Ms. Brown says her children are a good reminder of where the industry is headed. "I don't consider getting my card out of my wallet that much of an imposition. But I can tell you – I have a 21-year-old and an 18-year-old and they often aren't sure where their wallet is, but they're always sure where their phone is," she says.

Mobile is becoming the bridge between the two worlds of e-commerce and physical stores, Ms. Brown says. By 2019, more than 45 per cent of all retailers' points of sale will be on mobile devices such as phones or tablets, according to technology analysis firm ABI Research.

As customers mix their online and in-store shopping experiences, many retailers are trying to integrate their shops and websites, which were built and developed separately.

In the past three years, Ms. Brown has seen more demand for integrated systems. Retailers need to know "how many of their physical-store shoppers also buy online. How many order online and pick up the item in store?" Ms. Brown says. "The view they want to see is something our payment system can support."

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Moneris has launched many services to help retailers be more efficient as the landscape changes. One tracks items that are returned across the business, while other uses mobile devices to help large stores break up long lines, cutting customers' wait times. And the company has also aligned itself with Apple Inc. as a Canadian mobility partner. This role includes talking to merchants about mobile point-of-sale options such as using iPads in restaurants, and how they make customers happier and reduce costs.

One concern nearly all Moneris's customers share is cybersecurity and the threat of hackers. Ms. Brown puts down her spoon to take on this topic. "We feel fortunate that we have not been one of those early players that had to deal with a breach … but they say it's not if, it's when. And our job is to say the 'when' is a long ways away. So we will constantly invest in our security," she says, adding that criminal activity is getting more sophisticated.

With these new products in place, Ms. Brown wants Moneris to double in size in the next five years. And the U.S. market will be the key to that growth, she says. "We're a lot smaller there than we are here in Canada, but my intention has been to rebalance that out," she says.

It's an incredibly competitive marketplace, but Ms. Brown says Moneris should get a leg up in the United States because of its familiarity with the chip-and-pin-card technology, which is set to become the official standard south of the border in October. For Canadians, and many Western European consumers, the chip card is already established. "Because that is the technology we deploy here, and we have a deep expertise in it, our strengths start to really shine in the U.S.," she says.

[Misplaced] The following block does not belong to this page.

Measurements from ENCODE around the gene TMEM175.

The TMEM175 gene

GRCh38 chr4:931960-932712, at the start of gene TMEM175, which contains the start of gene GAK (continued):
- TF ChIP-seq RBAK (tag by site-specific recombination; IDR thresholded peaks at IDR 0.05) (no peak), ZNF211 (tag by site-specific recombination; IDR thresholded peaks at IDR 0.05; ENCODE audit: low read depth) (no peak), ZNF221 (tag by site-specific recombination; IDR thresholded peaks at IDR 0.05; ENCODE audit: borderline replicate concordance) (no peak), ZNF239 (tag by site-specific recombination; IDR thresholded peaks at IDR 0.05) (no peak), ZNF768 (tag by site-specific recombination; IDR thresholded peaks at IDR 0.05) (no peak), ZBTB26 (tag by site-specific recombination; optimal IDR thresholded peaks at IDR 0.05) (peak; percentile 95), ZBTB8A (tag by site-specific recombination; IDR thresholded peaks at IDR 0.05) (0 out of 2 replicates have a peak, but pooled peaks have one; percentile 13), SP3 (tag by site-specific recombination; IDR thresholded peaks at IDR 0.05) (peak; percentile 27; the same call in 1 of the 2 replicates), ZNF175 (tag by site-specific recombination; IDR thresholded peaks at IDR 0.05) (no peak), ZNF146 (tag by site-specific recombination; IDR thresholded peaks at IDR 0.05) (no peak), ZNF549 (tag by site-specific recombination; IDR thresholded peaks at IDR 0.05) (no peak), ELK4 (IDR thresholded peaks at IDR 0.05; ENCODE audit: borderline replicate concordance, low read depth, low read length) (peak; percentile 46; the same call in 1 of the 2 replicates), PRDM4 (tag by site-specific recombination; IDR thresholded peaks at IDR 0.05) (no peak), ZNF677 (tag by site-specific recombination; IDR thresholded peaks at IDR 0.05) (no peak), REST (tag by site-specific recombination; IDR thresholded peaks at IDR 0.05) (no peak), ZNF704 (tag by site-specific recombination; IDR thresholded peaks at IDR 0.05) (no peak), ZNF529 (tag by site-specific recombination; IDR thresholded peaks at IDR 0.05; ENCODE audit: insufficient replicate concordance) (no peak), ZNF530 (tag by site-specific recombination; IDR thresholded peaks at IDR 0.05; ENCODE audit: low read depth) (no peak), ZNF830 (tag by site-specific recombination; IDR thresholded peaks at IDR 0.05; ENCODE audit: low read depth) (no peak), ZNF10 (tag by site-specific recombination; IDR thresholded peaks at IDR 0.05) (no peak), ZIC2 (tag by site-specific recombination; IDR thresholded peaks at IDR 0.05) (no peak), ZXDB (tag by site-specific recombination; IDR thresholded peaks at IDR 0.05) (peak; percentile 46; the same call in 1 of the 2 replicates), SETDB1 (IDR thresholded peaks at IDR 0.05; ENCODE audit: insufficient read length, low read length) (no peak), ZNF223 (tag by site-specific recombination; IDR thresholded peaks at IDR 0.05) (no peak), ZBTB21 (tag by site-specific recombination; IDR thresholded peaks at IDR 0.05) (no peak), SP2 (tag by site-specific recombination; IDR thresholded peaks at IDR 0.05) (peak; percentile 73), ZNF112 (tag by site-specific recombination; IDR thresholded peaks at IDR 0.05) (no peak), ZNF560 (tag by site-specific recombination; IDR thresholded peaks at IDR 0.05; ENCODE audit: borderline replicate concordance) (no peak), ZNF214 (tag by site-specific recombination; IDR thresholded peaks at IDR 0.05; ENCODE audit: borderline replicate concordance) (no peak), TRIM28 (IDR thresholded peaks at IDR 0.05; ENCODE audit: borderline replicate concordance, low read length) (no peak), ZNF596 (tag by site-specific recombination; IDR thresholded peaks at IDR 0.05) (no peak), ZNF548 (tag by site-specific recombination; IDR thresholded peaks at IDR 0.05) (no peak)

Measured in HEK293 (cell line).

It's not only technology Ms. Brown is counting on, but also the big-bank backers that have already given Moneris the freedom and flexibility to invest without the pressure of quarterly results.

Both BMO and RBC are trying to boost their businesses in the United States and Ms. Brown is counting on more business coming her way. "You need someone to be referring to you business customers who need these kinds of solutions," she says. "I mean, you have your own salespeople, but today you have to have more than one way to go to market."

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Last year, Moneris added to its team in Chicago and the company now has about 1,800 employees overall.

With that, it's time to settle the bill for lunch, which comes to the table with a short-range wireless payment terminal. A few buttons and beeps later, Moneris is moving the money, and Ms. Brown is off to keep Moneris moving.

--------------------------

Angela Brown, CEO, Moneris Solutions

Age: 57

Place of birth: Toronto, but she grew up in Mississauga.

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Education: BA in economics from the University of Toronto, MBA from the Schulich School of Business at York University.

Family: Married to high-school sweetheart David for 35 years. He was a stay-at-home dad to their two children. Steven, 21, is now studying economics at Wake Forest University in North Carolina. Anna, 18, is starting her first year at Alabama State University in a general program, with the thought of being an engineer.

Favourite getaway: The 900-square-foot Pan Abode cottage the family bought near Gravenhurst, Ont., last year. It was built in the late 1960s and came as a fixer-upper, but the smell of western red cedar made the work worth it. "This summer, it's been very nice to have the family come my direction," she says. There are no TV screens, but they do have the Internet. "With young adults – kids – you definitely need your WiFi."

Brush with the wild: "We know we have bears in Ontario, and you've got to be careful in cottage country, but Florida has bears. There's this Ocala National Forest where there's a bear population, and they come into your backyard. I've had them in my driveway. In Florida! Isn't that something?"